According to the Energy Information Administration, the world consumed more than138,000 billion cubic feet (Bcf) of natural gas in 2018. The chart above depicts how this consumption was distributed worldwide. Overall, in 2018, a little over 27% of the world's primary energy consumption was from natural gas, according to BP's 2020 Statistical Review of World Energy.
Regarding future demand, in International Energy Outlook 2016, the Energy Information Administration reports,
By energy source, natural gas accounts for the largest increase in world primary energy consumption...Natural gas remains a key fuel in the electric power sector and industrial sector. In the power sector, natural gas is an attractive choice for new generating plants because of its fuel efficiency. Natural gas also burns cleaner than coal or petroleum products, and as more governments begin implementing national or regional plans to reduce carbon dioxide (CO2) emissions, they may encourage the use of natural gas to displace more carbon-intensive coal and liquid fuels...Consumption of natural gas increases in every IEO region..
As you might guess (and may recall reading previously), as natural gas becomes a more popular fuel source worldwide, international trade will also increase. As you can see, the U.S., Russia, and China will play major roles in this. As stated in the IEO 2019,
- Asia experiences the greatest growth in global natural gas consumption because the economies of countries such as China and India are rapidly expanding. Non-OECD natural gas demand in Asia increasingly outpaces regional supply, despite relatively large increases in natural gas production in China. As a result, net imports of natural gas to Asia (all countries) more than triple from 2018 to 2050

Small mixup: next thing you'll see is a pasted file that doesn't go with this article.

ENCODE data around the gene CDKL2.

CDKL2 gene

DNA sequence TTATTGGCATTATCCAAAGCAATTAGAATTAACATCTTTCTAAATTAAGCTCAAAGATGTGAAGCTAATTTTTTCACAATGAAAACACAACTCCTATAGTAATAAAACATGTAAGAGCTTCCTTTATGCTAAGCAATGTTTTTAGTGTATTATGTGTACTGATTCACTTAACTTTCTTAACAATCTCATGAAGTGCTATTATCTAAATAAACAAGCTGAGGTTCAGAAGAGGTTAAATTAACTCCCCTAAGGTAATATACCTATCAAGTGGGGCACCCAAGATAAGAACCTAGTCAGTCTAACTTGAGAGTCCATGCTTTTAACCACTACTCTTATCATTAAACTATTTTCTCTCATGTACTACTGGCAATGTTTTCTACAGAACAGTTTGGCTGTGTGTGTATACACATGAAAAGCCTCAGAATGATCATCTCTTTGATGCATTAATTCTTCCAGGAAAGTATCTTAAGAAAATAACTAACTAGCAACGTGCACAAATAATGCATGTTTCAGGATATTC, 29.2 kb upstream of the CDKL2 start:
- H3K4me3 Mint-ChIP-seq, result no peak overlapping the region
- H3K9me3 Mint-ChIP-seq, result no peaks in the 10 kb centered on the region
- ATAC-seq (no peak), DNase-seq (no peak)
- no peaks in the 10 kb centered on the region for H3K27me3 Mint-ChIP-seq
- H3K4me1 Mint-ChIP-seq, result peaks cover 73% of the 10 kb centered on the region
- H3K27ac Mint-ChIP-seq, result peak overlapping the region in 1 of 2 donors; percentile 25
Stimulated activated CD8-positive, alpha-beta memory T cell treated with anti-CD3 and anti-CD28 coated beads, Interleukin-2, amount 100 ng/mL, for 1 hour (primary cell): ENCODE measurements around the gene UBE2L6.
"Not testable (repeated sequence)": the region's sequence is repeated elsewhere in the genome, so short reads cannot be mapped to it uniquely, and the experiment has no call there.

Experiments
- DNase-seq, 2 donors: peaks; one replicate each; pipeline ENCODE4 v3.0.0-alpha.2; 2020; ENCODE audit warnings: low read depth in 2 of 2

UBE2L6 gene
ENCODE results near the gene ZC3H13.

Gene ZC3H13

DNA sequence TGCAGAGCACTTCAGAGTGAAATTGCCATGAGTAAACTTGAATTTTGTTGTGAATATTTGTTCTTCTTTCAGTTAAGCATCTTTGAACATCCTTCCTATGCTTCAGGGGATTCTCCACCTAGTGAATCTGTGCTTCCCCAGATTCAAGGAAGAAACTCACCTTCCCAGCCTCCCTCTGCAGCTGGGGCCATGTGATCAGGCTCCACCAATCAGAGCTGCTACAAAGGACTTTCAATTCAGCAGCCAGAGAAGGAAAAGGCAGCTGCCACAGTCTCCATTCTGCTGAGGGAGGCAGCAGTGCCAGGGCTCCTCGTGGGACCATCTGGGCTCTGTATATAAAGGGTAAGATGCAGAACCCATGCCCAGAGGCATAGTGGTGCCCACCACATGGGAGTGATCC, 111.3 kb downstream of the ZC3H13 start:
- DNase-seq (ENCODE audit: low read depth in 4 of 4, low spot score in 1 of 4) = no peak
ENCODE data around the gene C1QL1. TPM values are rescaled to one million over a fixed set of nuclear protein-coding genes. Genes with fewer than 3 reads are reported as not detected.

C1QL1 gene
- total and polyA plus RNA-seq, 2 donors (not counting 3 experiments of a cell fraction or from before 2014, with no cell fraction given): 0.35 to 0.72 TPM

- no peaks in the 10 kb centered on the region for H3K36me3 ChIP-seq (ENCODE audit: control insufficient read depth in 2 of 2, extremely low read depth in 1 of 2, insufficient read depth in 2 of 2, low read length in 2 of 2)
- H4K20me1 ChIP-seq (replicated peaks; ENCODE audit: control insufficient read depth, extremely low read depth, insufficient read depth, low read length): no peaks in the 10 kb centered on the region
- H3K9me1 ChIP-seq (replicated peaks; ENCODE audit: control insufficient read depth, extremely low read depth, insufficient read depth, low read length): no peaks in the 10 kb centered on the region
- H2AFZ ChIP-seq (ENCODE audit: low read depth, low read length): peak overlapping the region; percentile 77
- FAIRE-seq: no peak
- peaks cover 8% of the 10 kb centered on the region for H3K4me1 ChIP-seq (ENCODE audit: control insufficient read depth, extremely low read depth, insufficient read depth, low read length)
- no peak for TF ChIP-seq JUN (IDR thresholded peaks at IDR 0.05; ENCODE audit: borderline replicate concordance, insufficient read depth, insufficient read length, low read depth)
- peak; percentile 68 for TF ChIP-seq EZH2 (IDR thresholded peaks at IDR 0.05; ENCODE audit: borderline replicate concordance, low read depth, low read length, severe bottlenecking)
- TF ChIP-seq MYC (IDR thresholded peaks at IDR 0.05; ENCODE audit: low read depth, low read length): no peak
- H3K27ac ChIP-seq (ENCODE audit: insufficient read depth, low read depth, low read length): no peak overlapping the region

- Despite strong growth in LNG trade, pipeline flows continue to account for most of the interregional natural gas trade during the projection period as pipeline infrastructure is further developed
- Non-OECD Europe and Eurasia (primarily Russia) remains the largest net exporter of natural gas in 2050, followed by the Middle East. During this time, OECD Europe increases its dependence on Russian pipeline natural gas, and non-OECD Asia imports a growing amount of LNG.
- The Americas grow as a net exporter of natural gas, driven mostly by LNG shipments from the United States, to countries outside the region.
Natural gas is used in many ways, including power generation, residential heating and appliances (cooking, clothes dryers) and in the production of many products.
According to the U.S. EIA, in the United States, about 34% of all the energy we used came from natural gas in 2020. About 38% of the natural gas we used was for electricity generation (up from 30% in 2014). Another 33% was used for industrial purposes, and about 15% was used in homes, while 10% was used in commercial buildings. Only 3% was used for transportation.
Natural gas can be used in several different ways to generate electricity--it may be burned to create steam that turns a turbine (similar to a coal-fired plant) or may be used with a gas turbine, where hot gases from the burning gas turn the turbine (instead of heating steam). Gas turbines may be turned on and off quickly, making them well suited to meet peak load demands. Gas turbines are also used in combined cycle units, where the waste heat from the gas turbine is used to create steam and drive a turbine. These arrangements are much more efficient than steam or gas turbines alone - many combined cycle units approach 60% efficiency, compared to just over 30% for coal and nuclear. Because of its widespread availability and other advantages, natural gas is used for distributed generation--where electricity is generated at or very near the point of use, often a commercial or industrial site.